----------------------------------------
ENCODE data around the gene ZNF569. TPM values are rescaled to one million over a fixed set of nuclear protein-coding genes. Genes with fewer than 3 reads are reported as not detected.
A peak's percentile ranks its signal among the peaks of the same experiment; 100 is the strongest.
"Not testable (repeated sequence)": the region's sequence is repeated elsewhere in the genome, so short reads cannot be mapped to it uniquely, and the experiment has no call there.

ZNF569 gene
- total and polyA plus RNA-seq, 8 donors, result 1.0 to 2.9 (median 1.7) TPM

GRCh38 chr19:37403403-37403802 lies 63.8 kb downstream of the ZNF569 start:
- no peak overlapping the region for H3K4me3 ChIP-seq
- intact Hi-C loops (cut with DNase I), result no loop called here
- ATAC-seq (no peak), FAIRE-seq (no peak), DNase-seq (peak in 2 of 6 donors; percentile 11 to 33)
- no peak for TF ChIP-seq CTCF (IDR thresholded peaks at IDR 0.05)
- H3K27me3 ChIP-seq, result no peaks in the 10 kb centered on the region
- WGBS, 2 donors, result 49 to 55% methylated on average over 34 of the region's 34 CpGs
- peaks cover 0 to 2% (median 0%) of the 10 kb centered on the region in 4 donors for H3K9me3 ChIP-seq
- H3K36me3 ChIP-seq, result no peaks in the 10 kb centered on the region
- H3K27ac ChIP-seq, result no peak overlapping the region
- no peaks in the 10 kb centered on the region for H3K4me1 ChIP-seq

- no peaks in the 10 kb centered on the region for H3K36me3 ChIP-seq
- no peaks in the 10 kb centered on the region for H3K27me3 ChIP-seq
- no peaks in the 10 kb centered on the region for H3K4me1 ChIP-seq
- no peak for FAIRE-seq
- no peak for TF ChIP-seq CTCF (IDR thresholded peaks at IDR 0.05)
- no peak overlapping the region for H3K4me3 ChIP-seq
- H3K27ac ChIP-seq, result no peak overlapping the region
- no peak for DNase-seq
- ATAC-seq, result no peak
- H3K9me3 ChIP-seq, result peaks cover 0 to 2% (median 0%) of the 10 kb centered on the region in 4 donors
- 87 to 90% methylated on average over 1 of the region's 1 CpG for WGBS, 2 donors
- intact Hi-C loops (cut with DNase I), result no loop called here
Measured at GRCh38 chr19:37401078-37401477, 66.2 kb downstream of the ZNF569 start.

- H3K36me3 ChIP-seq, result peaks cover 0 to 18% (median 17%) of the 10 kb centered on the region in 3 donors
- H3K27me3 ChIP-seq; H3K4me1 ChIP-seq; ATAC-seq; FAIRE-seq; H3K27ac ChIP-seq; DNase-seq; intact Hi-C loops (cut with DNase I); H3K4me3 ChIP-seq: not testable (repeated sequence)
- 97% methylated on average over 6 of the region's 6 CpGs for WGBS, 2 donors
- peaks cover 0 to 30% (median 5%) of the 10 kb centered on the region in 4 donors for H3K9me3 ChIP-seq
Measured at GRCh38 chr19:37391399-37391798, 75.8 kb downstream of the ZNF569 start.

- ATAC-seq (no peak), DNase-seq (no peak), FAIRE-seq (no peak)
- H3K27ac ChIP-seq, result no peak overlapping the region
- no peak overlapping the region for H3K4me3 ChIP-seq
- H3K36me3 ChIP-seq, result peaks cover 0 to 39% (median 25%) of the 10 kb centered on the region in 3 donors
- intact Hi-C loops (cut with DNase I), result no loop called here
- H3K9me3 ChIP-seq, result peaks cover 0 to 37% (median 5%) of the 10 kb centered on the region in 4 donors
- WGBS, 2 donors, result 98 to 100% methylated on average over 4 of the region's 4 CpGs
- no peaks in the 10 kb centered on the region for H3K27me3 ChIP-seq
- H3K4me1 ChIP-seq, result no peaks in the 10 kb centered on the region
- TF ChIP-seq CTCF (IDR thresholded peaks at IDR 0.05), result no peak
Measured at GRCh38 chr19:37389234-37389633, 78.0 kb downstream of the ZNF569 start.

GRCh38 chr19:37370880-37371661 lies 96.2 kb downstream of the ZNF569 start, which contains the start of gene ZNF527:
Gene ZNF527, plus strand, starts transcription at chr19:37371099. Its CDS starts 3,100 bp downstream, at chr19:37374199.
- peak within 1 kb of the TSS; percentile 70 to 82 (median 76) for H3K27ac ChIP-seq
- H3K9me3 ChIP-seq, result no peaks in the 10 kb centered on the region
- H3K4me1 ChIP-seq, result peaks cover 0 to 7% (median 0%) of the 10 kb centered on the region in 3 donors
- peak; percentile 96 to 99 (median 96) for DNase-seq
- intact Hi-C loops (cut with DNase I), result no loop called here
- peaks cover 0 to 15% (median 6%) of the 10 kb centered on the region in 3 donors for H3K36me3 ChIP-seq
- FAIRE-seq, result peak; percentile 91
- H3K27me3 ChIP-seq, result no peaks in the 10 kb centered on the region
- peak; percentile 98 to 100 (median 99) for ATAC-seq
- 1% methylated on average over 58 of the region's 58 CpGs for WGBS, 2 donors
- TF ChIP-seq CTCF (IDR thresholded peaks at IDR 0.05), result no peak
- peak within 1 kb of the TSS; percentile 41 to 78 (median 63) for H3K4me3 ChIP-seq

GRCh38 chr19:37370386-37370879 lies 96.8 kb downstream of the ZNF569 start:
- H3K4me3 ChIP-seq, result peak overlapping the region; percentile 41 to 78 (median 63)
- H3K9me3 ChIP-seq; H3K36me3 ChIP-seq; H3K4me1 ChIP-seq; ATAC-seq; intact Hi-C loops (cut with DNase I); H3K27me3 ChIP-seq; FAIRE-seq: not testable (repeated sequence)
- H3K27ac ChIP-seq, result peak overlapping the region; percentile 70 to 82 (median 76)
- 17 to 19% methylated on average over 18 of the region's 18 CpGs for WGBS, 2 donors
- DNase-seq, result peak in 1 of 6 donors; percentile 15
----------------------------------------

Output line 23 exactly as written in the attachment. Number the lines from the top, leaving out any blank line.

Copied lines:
- H3K27ac ChIP-seq, result no peak overlapping the region